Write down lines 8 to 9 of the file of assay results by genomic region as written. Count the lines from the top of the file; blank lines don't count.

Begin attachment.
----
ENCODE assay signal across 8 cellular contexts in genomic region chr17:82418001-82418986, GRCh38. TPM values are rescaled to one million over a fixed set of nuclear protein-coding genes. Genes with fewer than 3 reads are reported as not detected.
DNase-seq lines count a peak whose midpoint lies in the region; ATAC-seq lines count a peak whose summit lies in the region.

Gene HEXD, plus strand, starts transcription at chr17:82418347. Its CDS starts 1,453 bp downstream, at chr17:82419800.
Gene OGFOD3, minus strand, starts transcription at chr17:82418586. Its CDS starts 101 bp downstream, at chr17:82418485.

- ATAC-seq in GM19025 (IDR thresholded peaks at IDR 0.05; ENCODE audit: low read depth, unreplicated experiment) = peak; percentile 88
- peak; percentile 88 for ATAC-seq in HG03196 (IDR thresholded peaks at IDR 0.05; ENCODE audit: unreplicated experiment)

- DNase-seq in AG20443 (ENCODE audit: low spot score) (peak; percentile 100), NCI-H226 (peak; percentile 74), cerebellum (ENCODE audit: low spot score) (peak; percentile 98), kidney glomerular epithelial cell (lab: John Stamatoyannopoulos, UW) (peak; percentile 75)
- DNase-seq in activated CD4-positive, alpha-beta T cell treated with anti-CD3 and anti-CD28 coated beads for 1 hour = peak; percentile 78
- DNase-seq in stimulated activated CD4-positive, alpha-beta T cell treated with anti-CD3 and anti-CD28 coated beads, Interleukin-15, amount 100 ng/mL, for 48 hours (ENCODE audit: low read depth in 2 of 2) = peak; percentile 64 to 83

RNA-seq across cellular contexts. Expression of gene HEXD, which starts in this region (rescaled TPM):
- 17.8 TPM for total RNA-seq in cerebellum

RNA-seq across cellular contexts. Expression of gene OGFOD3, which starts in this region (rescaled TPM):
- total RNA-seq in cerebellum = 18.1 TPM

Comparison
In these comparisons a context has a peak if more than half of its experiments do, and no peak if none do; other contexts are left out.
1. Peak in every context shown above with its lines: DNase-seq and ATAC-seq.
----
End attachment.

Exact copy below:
- DNase-seq in activated CD4-positive, alpha-beta T cell treated with anti-CD3 and anti-CD28 coated beads for 1 hour = peak; percentile 78
- DNase-seq in stimulated activated CD4-positive, alpha-beta T cell treated with anti-CD3 and anti-CD28 coated beads, Interleukin-15, amount 100 ng/mL, for 48 hours (ENCODE audit: low read depth in 2 of 2) = peak; percentile 64 to 83